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North Korea’s secret tunnels to infiltrate Seoul ‘more powerful than 10 atomic bombs’

4 min read

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This week, Kim Jong-un led a meeting at the politburo of the Workers Party, where he warned authorities to prepare for the dangers posed to the country by the coronavirus pandemic and a looming typhoon. Speaking at the conference, Kim, who was smoking a cigarette, said there were “some shortcomings” in the state’s efforts to keep out the “malignant virus,” according to reports. The news came just days after a South Korean diplomat claimed the 36-year-old was in a coma, sparking concerns over a potential power struggle during a calamitous destabilisation in the nuclear-armed nation.

South Korea’s spy agency, the National Intelligence Service, also reported that Kim was planning to gradually transfer authority to his sister Kim Yo-jong “to ease stress,” insisting the move was not linked to his health.

But North Korea has a trick up its sleeve in the event of conflict on the border, which could be a “huge security problem” in the future.

As the Vietnam War drew to a close almost half a century ago, a squad of South Korean soldiers stationed near Korangpo-ri, on the Korean demilitarised zone (DMZ), noticed steam rising from the surface.

Troops across the 160-mile-long DMZ had overheard explosions and subterranean activity for over a year and noticed heavy digging equipment moving around on the North Korean side of the border.

The United Nations Command dispatched US Navy Commander Robert M. Ballinger and Marine Major Anthony Nastri to inspect the tunnel as protocol required that they remain unarmed and they were escorted by troops led by Korean Marine Major Kim Hah-chul.

Lieutenant Colonel Michael Wikan, who served as an operations officer in Korea, recounted what happened next in the book ‘Espionage and the United States During the 20th Century,’ by Thomas Murray.

He wrote: “Bob lowered himself into the hole first, followed by Tony. 

“Less than a minute later [at 1:20pm], a huge explosion went off that killed Bob instantly. 

“The South Korean soldiers quickly pulled Tony out of the hole.

“We could never determine the exact type of explosive device that was involved, whether a booby trap, mere blasting materials, or a command-detonated mine. 

“I have always believed they dug some blasting explosives into a sidewall and electrically detonated it from a distance.”

Later inspections unveiled what came to be known as the ‘First Tunnel of Aggression’ had been lavished with concrete-slab walls, electrical lighting, weapon-storage areas and sleeping accommodations. 

The tunnel was over two miles long, a third of which was on the South Korean side of the border, and had enough space for 2,000 soldiers to traverse it per hour.

There was also a railway with carts installed.

According to a South Korean defence white paper, former North Korean leader Kim Il-sung had ordered the tunnel building campaign in a meeting on September 25, 1971.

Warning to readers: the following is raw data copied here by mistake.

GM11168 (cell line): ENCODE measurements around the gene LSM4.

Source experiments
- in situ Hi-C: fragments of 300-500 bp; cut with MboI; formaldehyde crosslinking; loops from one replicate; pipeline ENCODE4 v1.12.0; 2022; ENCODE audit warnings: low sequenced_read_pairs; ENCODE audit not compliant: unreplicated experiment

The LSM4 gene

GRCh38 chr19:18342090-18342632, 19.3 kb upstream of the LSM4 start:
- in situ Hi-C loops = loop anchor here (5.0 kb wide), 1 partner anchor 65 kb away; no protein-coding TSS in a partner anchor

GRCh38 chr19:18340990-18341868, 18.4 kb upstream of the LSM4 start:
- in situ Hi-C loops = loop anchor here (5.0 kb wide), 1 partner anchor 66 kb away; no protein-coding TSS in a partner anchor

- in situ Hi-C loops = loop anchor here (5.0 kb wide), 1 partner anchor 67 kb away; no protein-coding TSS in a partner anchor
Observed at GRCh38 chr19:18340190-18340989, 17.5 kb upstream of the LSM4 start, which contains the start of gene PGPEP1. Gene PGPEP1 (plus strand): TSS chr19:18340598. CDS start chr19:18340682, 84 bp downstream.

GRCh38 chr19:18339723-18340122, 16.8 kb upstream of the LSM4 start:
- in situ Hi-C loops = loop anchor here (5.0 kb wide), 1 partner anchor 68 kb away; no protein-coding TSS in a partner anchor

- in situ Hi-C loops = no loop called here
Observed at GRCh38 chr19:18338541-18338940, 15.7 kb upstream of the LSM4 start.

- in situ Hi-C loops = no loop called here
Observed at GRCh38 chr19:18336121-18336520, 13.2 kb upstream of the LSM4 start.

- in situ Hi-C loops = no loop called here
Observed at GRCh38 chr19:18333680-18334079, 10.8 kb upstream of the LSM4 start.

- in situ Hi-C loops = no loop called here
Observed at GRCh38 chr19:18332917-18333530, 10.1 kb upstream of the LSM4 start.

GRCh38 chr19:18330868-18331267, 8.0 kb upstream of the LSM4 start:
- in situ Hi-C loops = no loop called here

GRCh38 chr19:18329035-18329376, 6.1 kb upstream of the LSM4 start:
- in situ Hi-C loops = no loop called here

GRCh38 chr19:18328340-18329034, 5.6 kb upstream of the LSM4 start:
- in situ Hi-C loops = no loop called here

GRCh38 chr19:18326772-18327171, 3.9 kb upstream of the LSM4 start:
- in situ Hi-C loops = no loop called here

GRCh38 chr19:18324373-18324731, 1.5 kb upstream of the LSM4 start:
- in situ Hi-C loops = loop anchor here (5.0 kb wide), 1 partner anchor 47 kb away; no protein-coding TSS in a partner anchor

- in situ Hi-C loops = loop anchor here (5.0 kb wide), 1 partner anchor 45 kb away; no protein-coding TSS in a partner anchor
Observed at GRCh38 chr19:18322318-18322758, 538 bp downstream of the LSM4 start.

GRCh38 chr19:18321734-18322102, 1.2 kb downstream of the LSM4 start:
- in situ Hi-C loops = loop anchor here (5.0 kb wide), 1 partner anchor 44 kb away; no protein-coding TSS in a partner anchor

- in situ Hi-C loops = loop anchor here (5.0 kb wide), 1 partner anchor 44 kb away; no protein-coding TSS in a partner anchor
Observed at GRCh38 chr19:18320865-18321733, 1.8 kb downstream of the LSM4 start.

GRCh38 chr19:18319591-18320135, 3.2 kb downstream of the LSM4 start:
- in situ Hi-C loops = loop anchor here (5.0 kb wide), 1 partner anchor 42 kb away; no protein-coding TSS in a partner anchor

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He is said to have claimed: “One tunnel can be more powerful and effective than 10 atomic bombs put together and the tunnels are the most ideal means of penetrating the South’s fortified front line.”

Four months after the first tunnel was uncovered, a much larger passageway was found 13 miles north of Cheorwon, at the centre of the demilitarised zone in March 1975. 

This second tunnel penetrated one mile over the DMZ and measured nearly two by two metres in size, with a vaulted ceiling – large enough to accommodate small vehicles and artillery or to disgorge 30,000 troops per hour under the border into South Korea. 

The Third Tunnel of Aggression was discovered in 1978, 27 miles north of Seoul, just a few miles away from the “truce village” of Panmunjom and the American Camp Kitty Hawk.  

South Korean troops had been searching the areas for several years based on the account of a defector named Kim Pu-song. 

The tunnel was finally located on June 10, when North Korean activity caused a jet of water to burst open the covering of an older South Korean borehole. 

This passage, which was 75 metres deep and penetrated 120 metres past the DMZ, was of similar design to the second tunnel and was well-positioned for launching a surprise attack on the South Korean capital.

The fourth and final tunnel was located nearly 150 metres underground, near Haean on the eastern edge of the DMZ.

But, there are likely scores more dotted across the border. 

A Korean defence white paper from 1990 claimed: “It is almost impossible to detect a two-metre-wide tunnel some hundreds of metres under the ground.” 

It is estimated that there are between 16 and 20 more infiltration tunnels that have escaped detection, based on photographic intelligence, defectors’ accounts and overheard demolition activities. 

However, no additional infiltration tunnels have been located since 1990.

South Korean government officials insist long-distance tunnels are unlikely, due to extensive groundwater they would have to traverse. 

The extent of the remaining infiltration tunnels and the role they would actually play in North Korean military strategy remains a mystery. 

South Korea currently possesses far superior conventional-warfare capabilities, so North Korean strategy has shifted away from invasion to a deterrence strategy using ballistic missiles, heavy artillery and nuclear weapons.

‘Espionage and the United States During the 20th Century’ was published by Dorrance Publishing in 2014 and available to buy here.

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